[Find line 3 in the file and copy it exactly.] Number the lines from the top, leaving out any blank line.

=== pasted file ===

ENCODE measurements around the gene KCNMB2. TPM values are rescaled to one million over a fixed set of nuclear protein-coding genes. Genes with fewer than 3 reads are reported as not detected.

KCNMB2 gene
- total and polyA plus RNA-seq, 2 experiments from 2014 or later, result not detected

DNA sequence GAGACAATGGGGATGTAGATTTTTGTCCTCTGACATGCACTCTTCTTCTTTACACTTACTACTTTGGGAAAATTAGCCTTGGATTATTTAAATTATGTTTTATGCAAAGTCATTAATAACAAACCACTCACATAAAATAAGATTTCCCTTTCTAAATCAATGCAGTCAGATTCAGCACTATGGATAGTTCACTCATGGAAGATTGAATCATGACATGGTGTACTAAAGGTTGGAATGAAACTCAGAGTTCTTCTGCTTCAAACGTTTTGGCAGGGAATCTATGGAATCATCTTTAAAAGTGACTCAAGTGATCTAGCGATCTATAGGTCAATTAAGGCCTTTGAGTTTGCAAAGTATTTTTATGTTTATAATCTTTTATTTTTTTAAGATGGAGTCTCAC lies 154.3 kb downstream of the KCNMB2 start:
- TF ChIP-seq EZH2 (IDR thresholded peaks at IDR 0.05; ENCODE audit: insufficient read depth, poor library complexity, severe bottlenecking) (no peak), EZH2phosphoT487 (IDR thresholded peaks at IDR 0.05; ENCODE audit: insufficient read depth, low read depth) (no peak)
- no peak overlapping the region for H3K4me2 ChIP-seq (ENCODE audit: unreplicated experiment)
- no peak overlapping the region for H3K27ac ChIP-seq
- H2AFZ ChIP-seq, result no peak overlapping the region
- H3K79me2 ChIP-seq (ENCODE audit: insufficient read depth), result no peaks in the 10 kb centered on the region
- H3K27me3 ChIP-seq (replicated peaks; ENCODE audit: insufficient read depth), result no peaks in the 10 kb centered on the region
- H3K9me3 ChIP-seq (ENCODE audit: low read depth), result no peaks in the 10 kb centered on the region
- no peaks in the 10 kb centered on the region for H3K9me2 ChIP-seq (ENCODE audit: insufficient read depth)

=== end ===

- total and polyA plus RNA-seq, 2 experiments from 2014 or later, result not detected